Don't Miss Places In Tunisia
Tunisia is the most northerly nation in the African continent. It lies at the eastern end of the Atlas Mountains, which drop down to grassy hills and plateaus grazed by sheep’s and goats. Wheat, oranges, and olives are grown in the northern valleys or on the rich farmland of the Mediterranean coast. Toward the south of the country, however, the climate and landscape are more hostile. Salt lakes called chorts and desert sands bake in the fierce sun. But the south is productive in its own way, with its oil and phosphates making up half of Tunisia’s exports.
These are the top ten not to be missed places in Tunisia.
The Dougga Ruins stands on a hill at 600 meters and consists of an amphitheater, the Temple of Saturn, public restrooms, public houses that all dates back to the 3rd century AD. The road to get here is very picturesque there as it crosses on the country almost to Algeria. Look through the window of your vehicle so you won’t miss anything. Olive groves planted in the sand, wheat, vineyards, and visible neat rows of trees on a yellow ground. They are all surrounded by hedges of cactus. There are almost no forests, meandering rivers can be found just around amidst the thickets of trees and shrubs. First you drive on the plateau, but gradually the terrain became more mountainous until you arrive in the site.
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Dougga, is a well-preserved city located on several high hills. It is huge, imposing, and stands majestic on a desert land that was once abandoned by its people because of conflicts during the Roman Empire era. You cannot imagine how many wars, events, political and cultural these stones have witnessed. You can wander through its cobbled streets, which can be seen from the gauge wheels as you step into the house of ruins. The mosaic floor in the courtyard is still preserved. Among the rocks and thorns grow some grass that is similar to Aloe Vera. If you love Roman ruins, you will experience its best highlight here. All in all, it is a dreamlike landscape that is well preserved and exciting to see.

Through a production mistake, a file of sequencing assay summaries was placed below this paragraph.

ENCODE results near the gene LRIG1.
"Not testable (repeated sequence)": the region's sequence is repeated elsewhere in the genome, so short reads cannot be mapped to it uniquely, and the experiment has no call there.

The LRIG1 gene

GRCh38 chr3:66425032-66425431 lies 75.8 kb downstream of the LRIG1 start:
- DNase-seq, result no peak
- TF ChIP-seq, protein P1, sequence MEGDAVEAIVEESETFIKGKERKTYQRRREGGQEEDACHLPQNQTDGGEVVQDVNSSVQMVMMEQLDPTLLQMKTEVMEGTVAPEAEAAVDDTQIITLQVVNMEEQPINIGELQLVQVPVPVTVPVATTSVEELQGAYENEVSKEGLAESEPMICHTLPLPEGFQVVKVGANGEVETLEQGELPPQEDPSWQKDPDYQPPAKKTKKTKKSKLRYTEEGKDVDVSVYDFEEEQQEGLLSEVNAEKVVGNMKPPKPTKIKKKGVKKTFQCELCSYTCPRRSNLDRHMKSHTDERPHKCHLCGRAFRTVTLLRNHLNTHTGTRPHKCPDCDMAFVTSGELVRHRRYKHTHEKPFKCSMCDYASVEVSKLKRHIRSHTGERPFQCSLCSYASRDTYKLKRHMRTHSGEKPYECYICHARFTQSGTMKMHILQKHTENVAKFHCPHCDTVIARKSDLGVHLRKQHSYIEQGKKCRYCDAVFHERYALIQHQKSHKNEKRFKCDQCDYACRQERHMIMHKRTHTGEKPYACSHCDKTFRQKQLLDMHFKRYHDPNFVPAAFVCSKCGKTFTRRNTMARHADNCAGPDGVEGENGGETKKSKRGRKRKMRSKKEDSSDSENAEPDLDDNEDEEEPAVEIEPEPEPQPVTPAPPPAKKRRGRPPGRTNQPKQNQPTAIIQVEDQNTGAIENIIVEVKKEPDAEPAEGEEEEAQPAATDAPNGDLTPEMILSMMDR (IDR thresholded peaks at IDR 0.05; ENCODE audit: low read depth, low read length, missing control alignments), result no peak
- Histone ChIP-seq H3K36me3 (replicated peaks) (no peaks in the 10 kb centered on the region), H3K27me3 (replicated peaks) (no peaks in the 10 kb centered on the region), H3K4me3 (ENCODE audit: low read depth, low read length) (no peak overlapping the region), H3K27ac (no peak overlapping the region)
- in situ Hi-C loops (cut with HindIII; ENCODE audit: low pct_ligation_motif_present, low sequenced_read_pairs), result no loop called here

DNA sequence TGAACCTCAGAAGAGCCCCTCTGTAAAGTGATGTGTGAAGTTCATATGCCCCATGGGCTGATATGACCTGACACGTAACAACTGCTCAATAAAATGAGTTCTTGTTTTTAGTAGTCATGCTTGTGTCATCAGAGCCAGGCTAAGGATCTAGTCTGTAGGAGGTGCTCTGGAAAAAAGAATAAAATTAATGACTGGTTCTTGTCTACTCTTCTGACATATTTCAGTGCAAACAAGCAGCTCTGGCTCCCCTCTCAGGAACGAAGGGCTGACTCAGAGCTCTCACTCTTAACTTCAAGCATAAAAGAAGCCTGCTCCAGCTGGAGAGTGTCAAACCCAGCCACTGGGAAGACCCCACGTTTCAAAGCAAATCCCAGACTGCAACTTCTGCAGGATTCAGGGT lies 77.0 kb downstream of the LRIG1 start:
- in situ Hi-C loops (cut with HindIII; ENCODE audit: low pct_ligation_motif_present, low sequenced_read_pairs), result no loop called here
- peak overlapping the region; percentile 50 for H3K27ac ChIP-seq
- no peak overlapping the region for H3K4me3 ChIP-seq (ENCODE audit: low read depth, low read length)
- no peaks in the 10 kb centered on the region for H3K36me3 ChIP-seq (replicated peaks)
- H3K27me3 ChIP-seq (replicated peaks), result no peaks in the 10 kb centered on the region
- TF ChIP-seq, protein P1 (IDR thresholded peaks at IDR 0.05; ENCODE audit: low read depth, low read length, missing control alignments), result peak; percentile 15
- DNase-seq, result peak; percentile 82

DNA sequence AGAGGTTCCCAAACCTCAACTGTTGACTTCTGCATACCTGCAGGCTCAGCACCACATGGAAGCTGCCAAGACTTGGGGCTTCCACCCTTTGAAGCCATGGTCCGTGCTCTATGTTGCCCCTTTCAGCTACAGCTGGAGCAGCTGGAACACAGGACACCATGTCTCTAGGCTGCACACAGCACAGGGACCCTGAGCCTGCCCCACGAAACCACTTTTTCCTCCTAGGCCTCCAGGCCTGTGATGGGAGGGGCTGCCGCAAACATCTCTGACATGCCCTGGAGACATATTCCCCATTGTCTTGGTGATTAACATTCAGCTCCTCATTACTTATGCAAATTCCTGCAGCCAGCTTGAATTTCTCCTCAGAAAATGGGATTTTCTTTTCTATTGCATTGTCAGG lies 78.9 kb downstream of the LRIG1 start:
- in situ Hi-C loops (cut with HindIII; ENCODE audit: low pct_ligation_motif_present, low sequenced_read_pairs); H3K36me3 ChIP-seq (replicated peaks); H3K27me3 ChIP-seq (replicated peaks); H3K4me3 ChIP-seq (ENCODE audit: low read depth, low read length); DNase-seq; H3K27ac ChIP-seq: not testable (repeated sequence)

Amphitheater (El Jem Colosseum)
The ruined 100 meter Colosseum of El Jem, south of Mahdia, is a spectacular reminder that ancient Tunisia was part of the Roman Empire. In those days, the public flocked here to see the chariot races and gladiator fights between people and wild beasts. Strikingly, the amphitheater still survives up to this day and almost intact, although some of its stones were used for buildings in the city and to the mosque in Keyruane. There is a gallery and a city on its underground that is very cool even in summer. Its walls offer a wonderful view of the city. El Jem is famous because of this amphitheater, the third largest in the Roman Empire after the Colosseum and the amphitheater of Capua, a capacity of 30,000 people. Researchers believe that the Amphitheatre of El Jem is in better condition than the Colosseum in Rome.
There are cages for wild animals and a closet for bodies of gladiators that need to be quickly pulled out of the arena. El Jem amphitheater was also formerly used as a fortress. In these place, led the battle against the forces of Arab Berber princess Caen.
It is believed that the amphitheater had an underground passage connecting with the sea but some passes are not really accessible when visited. The amphitheater has also received numerous gun shellings during the height of the French conflict (1956). All this has led to the fact that almost half of the building was completely destroyed. Wall height reaches 30 meters and part of the eats has been restored. In 1979, the El Jem Amphitheater was included in the UNESCO World Heritage List. Every summer there is a festival of classical music in the open air. And at night it is one breathtaking sight as the lights illuminate its beauty.